Jeanie Finlay’s Pantomime
The atmosphere at the Première of Jeanie Finlay’s lastest documentary, Pantomime, lived up to the film’s title. The main auditorium at Nottingham’s Broadway Cinema was packed with excited members of The People’s Theatre company, taking a precious night off from rehearsing this year’s panto to see how Jeanie had told their story. Audience interaction began before Steven Shiel, who introduced the film, had reached the stage and continued joyously throughout the evening. The screening itself was accompanied by groans and giggles as people saw themselves and, more importantly, saw how Jeanie had captured the spirit of amateur theatre. Pantomime has been a risk for everyone involved. Filmed on a shoestring in the gaps between other projects, Jeanie made the documentary because she fell in love with the theatre and its people. That shows in the resulting film, and accounts for why the BBC not only picked up the film but are screening the full length version in the run-up to Christmas. You can watch Pantomime on BBC4 at 9.25pm on Monday evening, and on the BBC iPlayer afterwards. Don’t miss it!
Deep, dark truthful mirror
The special challenge of all documentary art (which is the essence of Regular Marvels) is to represent a truthful portrait of the people you are working with to them. Of course, the work will go off and be seen or read by audiences who know only what you tell them of your subject. Then, as with any similar work, documentary art must sink or swim in the estimation of those who encounter it. But before then, it must be seen by those who are its subject. The invitation you make to them, when asking them to be involved, is to look at themselves straight in a mirror, to see themselves as others see them. It’s a brave thing to do – like getting up on stage but without the costume and make up. It takes trust on both sides, because unless it’s truthful it is a waste of time, and unless it’s done with care (in every sense of the word) it isn’t worth doing at all. There are so many traps for the artist here: sentimentality, compromise, flattery, deception. So it was moving to hear so many of those who feature in the film speak after that first screening about how well Jeanie had told their story and how happy they were that they had invited her in.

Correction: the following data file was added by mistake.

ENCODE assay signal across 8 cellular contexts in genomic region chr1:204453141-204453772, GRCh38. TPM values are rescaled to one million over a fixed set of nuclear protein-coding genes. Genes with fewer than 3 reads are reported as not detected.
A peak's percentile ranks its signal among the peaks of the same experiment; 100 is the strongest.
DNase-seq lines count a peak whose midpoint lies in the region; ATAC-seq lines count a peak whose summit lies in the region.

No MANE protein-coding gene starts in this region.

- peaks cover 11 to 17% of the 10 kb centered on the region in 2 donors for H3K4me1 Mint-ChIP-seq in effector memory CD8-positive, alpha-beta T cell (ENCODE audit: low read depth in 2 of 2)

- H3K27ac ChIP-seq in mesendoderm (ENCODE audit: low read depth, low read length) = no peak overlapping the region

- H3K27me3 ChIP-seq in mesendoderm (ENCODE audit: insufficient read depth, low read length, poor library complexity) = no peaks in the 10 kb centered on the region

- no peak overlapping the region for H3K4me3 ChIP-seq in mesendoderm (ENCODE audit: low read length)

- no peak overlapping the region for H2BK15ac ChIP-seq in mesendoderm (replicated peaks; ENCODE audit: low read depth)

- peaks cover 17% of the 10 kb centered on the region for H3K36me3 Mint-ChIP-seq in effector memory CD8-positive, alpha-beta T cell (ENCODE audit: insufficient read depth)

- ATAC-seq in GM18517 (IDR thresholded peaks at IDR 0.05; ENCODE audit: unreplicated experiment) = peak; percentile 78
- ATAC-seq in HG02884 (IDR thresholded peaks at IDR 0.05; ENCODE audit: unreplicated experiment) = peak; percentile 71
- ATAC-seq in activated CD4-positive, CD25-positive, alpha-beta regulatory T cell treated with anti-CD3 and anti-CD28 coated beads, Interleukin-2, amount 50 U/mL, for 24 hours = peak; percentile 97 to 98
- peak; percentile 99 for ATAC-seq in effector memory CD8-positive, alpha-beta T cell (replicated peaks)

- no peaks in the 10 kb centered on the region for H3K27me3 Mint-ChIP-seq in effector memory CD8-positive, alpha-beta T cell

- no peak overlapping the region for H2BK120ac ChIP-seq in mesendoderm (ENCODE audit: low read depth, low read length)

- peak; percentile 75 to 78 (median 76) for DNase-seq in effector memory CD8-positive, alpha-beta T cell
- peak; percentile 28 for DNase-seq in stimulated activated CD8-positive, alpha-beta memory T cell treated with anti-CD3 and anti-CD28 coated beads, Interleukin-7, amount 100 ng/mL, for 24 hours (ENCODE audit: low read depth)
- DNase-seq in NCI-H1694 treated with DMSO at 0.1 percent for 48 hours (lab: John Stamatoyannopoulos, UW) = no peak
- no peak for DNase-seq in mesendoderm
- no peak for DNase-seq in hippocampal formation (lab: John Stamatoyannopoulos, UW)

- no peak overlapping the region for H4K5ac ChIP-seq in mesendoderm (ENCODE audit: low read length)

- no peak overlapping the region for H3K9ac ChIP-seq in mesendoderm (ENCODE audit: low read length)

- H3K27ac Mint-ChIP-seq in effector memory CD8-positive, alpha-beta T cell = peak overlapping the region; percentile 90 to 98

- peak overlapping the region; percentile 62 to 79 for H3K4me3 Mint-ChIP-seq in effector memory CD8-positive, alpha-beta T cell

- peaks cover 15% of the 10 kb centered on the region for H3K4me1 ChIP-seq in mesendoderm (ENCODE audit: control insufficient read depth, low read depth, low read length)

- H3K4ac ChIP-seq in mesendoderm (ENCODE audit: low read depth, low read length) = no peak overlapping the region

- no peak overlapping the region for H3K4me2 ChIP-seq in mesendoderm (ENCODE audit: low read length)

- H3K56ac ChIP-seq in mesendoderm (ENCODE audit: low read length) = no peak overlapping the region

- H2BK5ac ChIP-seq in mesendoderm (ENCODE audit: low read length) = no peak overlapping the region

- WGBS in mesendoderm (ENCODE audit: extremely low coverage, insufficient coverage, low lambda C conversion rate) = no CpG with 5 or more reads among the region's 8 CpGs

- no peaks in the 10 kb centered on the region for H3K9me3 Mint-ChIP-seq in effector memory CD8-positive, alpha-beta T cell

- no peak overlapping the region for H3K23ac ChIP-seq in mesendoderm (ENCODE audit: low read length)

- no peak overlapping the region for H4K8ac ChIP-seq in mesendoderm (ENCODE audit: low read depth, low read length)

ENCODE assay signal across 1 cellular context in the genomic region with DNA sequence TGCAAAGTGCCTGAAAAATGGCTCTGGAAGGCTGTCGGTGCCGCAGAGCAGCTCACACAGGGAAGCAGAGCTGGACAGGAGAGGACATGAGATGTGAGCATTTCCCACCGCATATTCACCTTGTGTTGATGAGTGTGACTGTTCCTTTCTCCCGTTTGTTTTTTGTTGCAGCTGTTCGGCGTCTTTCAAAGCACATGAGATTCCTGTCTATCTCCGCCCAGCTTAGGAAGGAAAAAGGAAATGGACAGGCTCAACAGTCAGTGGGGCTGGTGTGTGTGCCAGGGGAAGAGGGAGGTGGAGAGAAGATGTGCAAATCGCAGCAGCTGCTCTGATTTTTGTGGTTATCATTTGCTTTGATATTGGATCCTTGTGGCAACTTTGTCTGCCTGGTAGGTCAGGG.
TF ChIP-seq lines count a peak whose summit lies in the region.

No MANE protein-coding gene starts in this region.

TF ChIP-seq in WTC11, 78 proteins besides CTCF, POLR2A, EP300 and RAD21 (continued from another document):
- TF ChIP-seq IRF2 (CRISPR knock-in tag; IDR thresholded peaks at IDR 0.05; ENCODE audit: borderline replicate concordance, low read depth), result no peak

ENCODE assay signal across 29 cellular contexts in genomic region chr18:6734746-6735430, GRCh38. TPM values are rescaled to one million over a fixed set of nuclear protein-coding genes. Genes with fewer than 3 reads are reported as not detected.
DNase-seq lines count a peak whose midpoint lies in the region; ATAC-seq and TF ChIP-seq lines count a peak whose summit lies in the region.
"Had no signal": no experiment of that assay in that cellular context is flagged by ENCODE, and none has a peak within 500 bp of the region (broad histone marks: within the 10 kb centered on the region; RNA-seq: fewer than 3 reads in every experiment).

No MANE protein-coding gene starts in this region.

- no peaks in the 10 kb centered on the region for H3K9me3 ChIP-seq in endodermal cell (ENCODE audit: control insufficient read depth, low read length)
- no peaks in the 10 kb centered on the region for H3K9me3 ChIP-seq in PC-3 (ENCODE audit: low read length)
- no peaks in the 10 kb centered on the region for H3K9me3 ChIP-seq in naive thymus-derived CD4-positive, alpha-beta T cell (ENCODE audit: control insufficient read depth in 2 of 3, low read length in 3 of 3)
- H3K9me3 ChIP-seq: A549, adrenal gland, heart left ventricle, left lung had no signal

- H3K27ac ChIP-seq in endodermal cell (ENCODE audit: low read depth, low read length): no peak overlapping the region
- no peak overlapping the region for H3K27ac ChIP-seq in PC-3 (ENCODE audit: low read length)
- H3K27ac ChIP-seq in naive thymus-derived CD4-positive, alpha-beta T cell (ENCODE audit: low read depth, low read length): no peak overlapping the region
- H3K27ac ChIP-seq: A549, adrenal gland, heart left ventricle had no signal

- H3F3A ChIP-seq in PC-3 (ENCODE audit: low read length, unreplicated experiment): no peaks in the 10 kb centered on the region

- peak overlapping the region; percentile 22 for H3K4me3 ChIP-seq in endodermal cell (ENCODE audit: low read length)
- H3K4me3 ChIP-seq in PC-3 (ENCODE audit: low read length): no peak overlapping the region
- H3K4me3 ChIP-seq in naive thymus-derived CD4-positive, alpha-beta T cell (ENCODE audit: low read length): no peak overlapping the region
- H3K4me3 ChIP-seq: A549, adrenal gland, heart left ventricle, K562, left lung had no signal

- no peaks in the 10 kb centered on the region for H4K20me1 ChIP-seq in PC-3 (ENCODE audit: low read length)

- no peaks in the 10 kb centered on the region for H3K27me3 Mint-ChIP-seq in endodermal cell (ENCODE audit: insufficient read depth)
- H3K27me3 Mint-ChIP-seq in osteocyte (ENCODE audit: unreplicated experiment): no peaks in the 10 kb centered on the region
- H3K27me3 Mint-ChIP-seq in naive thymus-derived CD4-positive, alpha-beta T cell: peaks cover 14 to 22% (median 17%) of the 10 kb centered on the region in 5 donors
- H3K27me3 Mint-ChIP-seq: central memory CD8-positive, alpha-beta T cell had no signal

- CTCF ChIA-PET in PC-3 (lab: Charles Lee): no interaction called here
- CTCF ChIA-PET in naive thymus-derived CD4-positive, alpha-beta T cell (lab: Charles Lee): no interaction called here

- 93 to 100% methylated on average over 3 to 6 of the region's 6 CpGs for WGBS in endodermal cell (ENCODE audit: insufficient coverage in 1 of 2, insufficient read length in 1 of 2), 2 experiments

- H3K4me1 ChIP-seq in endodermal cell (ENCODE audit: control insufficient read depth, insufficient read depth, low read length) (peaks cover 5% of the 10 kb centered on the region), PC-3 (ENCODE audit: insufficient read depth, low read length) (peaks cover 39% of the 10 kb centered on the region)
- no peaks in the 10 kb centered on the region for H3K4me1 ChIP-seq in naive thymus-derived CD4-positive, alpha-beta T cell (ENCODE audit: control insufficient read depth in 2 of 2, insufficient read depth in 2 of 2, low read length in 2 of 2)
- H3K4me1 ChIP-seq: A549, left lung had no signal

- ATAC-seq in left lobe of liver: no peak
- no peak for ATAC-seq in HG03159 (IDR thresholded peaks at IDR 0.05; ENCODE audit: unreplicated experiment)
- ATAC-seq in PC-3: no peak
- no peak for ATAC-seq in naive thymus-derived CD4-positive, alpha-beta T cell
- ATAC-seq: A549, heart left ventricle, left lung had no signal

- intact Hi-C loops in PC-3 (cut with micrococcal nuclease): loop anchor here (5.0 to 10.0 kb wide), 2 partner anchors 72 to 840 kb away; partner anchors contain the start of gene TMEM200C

A people’s theatre
The People’s Theatre have been putting on plays at Nottingham Arts Theatre since they converted it from a discussed chapel in 1948. They are a vital – if not always sufficiently appreciated – part of the city’s cultural and social life. Just like the thousands of amateur theatre companies across the country. The care and commitment everyone puts in – so well portrayed in Jeanie’s film – is very special: for many of them, it is what life is all about. Their experience deserves more credit: they know what they are talking about. As Jeanie told The Stage:
“It offered me an incredibly rich environment, full of funny, endearing and heartbreaking stories and characters at a precarious moment in time. If this theatre closes, it’s not just the bricks and mortar that we’ll lose, it’s history, community and importantly the vital bonds of shared creativity and camaraderie,”